Two Attitudes To “I Don’t Know”

I’ve been exploring consciousness expansion practices with the key element of remaining open to all possibilities. I set out with the intention of finding out what observing from an open space would be like. A natural progression was wondering what happens when the observing takes place in a closed space.
There were a number of situations that occurred these past few days where I had to make a decision or take some action and I didn’t know what to do and from what I can see they fell into two categories. I’ll give you an example of each.
When I am creating a new workshop or writing teaching materials I often don’t have a starting point. There is stress as I look for inspiration to get started. As the deadline for submission draws near, the stress builds up. But deep inside me I feel that some idea will come and I keep looking. Indeed once the inspiration starts to flow I can hardly type fast enough to capture all the ideas. It feels like I’m carried by a wave as the creative process unfolds. When I look back at materials that came out of this type of experience I still find the materials interesting, they stand the test of time. So I ask myself how could I transfer this experience/ process to when I’m working with challenging patterns of behavior in myself. Because this must be what observing from an open space must be like.
On the other hand when I observe myself and encounter unhelpful emotions or patterns of behavior then sometimes I get very upset with what I see. I can get swept up in negative feelings. I start to feel powerless. I know in the moment that I’m feeling contracted but I find it difficult to change and until this practice of observing process I didn’t have a clue as to how to move forward. I now realize that my attitude is closed. I’m observing from a closed space. In this scenario when I realize I don’t know what to do I see it as an end point. Whereas when I’m writing and I don’t know what to do next I see it as a starting point and that the inspiration will come. This was like a thunderbolt to me; I have two radically different attitudes when I feel “I don’t know”. One attitude leads to new discoveries and the other attitude lands me mired in misery. Can you see the difference in the two “I don’t knows”?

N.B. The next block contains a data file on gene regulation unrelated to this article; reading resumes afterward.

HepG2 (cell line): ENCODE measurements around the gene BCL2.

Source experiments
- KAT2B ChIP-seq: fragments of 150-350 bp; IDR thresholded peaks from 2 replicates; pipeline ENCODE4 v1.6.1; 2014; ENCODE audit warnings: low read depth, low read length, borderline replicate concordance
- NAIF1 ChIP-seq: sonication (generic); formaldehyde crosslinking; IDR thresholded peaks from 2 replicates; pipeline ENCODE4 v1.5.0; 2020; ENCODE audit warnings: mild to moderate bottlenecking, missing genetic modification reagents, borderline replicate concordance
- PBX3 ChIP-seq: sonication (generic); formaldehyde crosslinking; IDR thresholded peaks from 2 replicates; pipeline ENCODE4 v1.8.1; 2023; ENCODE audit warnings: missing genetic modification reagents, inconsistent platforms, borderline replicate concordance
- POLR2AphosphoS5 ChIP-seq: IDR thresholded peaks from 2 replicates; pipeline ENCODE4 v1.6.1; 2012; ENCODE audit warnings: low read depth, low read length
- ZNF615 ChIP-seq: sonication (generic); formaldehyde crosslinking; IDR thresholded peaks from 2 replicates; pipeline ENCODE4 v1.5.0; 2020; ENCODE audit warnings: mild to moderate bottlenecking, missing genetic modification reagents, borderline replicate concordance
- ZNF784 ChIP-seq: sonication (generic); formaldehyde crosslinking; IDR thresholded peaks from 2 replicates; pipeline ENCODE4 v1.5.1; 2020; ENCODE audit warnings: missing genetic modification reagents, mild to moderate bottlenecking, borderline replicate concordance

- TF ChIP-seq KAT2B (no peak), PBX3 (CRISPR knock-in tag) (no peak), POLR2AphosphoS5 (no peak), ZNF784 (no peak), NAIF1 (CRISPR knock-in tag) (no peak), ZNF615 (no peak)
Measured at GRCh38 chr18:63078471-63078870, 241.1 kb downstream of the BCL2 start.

The next step was to try to apply a change in process when feeling contracted by seeing unpleasant patterns of behavior in myself. How could this be the starting instead of the end point? I could focus my attention on the information and tools that I already have about making changes. I could pay attention to the role models around me and draw motivation from them. I could pray for support while keeping alert so that I recognize the help when it comes. There are so many things I can do. I can see how this approach would open up the space.
I have to keep at this longer to see where it will take me. Hope this all makes sense to you. Let me know what you think.


9 Responses to Two Attitudes To “I Don’t Know”

  1. Alice Murray says:


    I have a lot of crazy “I don’t know” in my life that I try to balance with being open to outcome without being paralyzed!